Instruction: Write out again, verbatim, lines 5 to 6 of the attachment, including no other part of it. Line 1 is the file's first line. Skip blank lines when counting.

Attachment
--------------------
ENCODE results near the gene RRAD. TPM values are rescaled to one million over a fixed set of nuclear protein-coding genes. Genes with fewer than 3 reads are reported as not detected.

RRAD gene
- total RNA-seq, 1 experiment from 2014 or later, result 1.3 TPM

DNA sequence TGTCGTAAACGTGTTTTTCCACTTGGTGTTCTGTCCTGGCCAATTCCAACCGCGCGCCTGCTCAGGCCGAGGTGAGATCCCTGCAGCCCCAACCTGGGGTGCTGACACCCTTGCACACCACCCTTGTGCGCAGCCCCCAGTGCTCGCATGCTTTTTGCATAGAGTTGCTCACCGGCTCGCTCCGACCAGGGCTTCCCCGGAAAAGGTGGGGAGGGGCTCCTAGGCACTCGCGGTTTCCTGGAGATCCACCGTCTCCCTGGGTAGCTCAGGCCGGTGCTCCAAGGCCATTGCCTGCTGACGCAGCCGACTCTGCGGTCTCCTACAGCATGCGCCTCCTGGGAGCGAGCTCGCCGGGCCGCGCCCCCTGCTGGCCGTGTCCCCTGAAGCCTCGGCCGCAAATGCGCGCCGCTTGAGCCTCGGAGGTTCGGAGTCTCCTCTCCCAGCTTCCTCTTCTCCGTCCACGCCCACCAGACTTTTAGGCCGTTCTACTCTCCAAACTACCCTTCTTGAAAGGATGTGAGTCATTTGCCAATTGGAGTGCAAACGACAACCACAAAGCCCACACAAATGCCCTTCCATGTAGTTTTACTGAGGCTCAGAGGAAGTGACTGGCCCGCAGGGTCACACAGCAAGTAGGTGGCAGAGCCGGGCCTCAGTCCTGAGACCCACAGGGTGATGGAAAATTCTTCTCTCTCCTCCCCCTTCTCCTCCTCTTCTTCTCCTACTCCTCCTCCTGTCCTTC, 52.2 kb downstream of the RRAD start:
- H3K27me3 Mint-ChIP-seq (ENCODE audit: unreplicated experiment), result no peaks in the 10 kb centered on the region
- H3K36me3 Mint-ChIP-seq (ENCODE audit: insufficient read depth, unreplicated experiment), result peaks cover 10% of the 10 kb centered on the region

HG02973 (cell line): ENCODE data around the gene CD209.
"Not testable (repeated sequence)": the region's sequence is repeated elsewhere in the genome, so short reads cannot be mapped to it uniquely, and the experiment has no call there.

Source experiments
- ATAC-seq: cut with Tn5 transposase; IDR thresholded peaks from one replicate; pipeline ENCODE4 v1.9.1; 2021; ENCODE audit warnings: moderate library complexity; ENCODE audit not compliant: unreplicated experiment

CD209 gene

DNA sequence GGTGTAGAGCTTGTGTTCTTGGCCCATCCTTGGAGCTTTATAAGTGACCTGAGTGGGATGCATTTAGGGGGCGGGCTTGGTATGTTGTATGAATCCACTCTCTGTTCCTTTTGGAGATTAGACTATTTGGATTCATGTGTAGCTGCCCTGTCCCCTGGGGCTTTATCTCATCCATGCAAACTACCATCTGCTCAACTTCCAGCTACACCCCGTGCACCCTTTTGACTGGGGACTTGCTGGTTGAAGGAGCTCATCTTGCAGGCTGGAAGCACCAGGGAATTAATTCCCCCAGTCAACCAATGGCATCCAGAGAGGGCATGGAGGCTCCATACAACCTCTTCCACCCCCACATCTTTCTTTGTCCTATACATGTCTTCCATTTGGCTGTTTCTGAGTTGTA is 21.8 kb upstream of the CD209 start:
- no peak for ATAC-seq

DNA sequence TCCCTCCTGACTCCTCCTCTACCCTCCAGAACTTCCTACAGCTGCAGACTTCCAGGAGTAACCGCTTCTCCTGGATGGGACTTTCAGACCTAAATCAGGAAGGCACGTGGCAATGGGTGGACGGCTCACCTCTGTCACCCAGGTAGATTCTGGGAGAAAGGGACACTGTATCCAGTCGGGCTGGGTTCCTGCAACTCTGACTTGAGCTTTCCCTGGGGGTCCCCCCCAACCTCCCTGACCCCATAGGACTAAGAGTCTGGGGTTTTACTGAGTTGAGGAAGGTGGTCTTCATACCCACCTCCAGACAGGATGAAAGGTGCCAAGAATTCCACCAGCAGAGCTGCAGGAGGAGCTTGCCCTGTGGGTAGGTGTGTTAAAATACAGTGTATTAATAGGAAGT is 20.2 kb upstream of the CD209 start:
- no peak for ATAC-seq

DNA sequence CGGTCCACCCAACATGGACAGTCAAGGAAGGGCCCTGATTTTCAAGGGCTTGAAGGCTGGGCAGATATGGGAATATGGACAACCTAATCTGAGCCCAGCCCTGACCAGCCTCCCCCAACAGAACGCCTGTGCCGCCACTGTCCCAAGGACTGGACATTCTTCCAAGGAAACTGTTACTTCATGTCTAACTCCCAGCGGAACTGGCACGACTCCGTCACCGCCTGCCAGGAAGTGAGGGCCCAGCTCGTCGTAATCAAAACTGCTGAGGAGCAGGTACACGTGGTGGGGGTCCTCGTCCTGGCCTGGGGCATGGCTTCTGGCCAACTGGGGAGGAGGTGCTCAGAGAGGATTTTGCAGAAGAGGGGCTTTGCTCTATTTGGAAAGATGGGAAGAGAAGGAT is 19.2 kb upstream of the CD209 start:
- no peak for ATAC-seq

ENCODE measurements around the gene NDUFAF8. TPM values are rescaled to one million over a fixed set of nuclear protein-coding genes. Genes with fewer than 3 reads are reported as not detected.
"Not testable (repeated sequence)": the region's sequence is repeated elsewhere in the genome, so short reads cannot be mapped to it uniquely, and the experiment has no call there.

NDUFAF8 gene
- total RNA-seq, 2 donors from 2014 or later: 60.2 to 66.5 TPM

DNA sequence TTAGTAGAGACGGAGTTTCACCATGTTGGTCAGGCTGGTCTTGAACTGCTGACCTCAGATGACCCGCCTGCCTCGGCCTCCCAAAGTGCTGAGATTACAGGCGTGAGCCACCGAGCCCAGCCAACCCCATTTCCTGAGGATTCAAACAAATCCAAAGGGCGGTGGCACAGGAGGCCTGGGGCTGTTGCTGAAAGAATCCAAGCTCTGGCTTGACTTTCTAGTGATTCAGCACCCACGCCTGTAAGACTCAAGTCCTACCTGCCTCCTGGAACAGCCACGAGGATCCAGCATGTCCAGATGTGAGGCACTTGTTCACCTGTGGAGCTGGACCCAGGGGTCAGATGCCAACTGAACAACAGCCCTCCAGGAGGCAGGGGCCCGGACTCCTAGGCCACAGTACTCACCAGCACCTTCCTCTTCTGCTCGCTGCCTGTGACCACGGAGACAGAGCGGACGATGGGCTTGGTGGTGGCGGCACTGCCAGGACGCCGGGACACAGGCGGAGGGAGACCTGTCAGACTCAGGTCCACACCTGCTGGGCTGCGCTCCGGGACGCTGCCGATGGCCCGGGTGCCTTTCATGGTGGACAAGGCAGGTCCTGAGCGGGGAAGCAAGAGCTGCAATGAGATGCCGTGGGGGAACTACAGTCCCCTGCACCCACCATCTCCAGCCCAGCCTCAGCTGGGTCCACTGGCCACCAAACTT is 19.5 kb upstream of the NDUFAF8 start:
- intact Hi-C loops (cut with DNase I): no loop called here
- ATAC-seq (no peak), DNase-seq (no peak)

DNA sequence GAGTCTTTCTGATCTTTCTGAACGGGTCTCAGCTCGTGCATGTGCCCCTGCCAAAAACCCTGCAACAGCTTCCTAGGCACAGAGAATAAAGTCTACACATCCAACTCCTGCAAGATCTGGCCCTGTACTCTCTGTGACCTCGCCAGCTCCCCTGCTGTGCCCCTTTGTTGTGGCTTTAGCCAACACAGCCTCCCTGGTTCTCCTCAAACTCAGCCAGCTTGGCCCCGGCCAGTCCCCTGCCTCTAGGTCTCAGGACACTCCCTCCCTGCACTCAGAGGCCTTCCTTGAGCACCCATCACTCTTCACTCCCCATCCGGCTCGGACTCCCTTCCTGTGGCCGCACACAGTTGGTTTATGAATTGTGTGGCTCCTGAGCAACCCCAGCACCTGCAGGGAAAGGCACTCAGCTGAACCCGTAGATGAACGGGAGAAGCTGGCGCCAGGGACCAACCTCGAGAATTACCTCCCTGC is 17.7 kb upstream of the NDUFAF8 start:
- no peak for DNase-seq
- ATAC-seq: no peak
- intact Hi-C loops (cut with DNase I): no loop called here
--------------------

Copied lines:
- H3K27me3 Mint-ChIP-seq (ENCODE audit: unreplicated experiment), result no peaks in the 10 kb centered on the region
- H3K36me3 Mint-ChIP-seq (ENCODE audit: insufficient read depth, unreplicated experiment), result peaks cover 10% of the 10 kb centered on the region